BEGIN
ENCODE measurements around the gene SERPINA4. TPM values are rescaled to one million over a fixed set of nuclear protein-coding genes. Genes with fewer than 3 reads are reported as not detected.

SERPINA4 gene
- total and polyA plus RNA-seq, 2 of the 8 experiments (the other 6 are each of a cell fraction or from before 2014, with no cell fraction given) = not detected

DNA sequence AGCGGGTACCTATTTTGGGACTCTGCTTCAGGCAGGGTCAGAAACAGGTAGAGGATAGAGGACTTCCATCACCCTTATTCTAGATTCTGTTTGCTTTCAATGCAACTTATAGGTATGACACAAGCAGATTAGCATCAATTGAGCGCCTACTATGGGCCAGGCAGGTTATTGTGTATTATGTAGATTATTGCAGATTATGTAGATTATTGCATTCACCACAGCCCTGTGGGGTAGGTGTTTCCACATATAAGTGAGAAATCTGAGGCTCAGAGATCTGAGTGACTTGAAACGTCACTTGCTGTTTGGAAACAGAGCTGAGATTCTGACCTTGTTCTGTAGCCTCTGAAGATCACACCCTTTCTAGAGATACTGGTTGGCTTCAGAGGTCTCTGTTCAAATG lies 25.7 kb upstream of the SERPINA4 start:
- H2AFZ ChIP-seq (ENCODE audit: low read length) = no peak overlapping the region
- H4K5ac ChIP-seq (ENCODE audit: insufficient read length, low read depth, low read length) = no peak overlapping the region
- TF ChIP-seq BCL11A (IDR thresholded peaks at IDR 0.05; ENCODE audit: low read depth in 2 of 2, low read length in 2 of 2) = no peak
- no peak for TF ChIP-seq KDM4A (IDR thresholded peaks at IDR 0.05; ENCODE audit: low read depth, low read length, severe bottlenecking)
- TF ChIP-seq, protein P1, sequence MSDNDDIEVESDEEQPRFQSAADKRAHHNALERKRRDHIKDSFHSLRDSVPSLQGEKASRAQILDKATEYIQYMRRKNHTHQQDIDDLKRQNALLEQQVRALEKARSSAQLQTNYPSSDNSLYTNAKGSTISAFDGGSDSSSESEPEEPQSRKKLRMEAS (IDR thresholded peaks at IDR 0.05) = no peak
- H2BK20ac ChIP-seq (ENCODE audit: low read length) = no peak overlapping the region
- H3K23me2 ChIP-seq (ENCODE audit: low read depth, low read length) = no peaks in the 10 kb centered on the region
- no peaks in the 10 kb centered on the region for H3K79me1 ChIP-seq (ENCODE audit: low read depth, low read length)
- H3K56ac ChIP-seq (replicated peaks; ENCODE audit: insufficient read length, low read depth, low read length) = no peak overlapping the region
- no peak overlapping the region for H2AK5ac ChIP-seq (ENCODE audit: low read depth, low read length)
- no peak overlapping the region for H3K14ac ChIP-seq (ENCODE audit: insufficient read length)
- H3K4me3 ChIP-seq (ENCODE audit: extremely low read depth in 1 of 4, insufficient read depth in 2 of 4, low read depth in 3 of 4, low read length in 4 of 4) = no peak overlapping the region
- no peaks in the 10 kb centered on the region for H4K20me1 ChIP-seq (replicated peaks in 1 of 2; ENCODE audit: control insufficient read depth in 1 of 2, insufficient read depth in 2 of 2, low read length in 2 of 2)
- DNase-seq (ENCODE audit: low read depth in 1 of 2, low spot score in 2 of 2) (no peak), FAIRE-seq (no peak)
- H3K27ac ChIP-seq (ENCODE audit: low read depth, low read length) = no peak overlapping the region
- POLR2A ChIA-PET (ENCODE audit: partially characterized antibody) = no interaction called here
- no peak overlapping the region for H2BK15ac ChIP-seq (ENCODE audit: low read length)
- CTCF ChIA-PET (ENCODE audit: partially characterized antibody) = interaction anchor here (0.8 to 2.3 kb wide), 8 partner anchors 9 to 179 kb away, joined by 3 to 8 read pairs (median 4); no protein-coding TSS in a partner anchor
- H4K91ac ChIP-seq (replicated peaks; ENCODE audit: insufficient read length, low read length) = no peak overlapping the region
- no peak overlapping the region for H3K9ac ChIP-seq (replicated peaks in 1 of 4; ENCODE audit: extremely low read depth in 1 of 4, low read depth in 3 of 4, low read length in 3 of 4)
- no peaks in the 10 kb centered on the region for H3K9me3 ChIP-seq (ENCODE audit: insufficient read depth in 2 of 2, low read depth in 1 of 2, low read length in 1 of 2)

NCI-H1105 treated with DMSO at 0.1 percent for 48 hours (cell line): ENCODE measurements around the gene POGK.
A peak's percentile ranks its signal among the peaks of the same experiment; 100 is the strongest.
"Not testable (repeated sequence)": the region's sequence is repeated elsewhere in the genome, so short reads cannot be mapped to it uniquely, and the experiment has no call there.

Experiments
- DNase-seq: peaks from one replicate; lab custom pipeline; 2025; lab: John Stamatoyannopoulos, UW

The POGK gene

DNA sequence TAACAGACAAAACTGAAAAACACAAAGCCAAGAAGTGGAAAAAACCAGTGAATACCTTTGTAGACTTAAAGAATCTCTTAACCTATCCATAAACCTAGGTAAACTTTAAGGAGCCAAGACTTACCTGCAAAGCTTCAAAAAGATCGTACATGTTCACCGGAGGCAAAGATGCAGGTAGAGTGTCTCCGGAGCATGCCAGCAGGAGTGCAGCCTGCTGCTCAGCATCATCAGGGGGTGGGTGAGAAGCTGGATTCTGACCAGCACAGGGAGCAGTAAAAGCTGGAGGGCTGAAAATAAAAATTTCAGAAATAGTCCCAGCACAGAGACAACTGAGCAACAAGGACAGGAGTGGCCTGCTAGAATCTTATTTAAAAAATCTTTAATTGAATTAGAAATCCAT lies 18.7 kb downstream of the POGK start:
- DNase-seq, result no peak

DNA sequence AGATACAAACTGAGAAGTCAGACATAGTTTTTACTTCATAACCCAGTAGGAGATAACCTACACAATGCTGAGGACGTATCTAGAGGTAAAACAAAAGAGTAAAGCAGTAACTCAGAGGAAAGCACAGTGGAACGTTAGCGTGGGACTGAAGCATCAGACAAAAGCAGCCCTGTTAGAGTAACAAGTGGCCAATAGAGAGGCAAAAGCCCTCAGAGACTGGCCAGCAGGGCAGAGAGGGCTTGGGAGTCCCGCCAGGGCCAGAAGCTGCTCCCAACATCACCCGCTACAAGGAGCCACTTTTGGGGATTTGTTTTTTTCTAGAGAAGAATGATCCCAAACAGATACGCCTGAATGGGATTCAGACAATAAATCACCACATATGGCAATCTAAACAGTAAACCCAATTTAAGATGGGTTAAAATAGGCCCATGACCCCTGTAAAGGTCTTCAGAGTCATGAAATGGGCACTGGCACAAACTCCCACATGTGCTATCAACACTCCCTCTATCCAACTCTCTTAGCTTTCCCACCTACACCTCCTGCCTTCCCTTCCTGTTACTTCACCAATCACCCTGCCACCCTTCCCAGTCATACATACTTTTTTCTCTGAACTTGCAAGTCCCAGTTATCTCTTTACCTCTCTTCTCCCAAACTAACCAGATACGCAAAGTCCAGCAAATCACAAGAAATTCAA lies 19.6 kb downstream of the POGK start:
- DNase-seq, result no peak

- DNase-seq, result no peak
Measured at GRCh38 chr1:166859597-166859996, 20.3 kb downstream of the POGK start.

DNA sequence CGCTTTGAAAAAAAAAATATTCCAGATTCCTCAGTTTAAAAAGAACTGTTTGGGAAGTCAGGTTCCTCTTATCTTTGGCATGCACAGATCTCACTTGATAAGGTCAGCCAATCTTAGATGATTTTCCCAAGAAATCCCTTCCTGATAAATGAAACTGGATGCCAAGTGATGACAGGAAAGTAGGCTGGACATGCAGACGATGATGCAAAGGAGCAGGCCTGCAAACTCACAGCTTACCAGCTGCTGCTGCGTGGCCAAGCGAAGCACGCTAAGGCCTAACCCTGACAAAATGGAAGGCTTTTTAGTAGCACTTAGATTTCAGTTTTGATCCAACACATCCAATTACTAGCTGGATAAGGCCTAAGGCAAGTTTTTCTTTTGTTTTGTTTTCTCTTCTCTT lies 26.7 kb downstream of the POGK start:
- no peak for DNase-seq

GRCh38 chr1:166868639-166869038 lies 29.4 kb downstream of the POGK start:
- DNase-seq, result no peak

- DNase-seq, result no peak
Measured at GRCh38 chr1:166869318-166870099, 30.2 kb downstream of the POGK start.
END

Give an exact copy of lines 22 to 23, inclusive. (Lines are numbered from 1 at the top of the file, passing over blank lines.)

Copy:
- CTCF ChIA-PET (ENCODE audit: partially characterized antibody) = interaction anchor here (0.8 to 2.3 kb wide), 8 partner anchors 9 to 179 kb away, joined by 3 to 8 read pairs (median 4); no protein-coding TSS in a partner anchor
- H4K91ac ChIP-seq (replicated peaks; ENCODE audit: insufficient read length, low read length) = no peak overlapping the region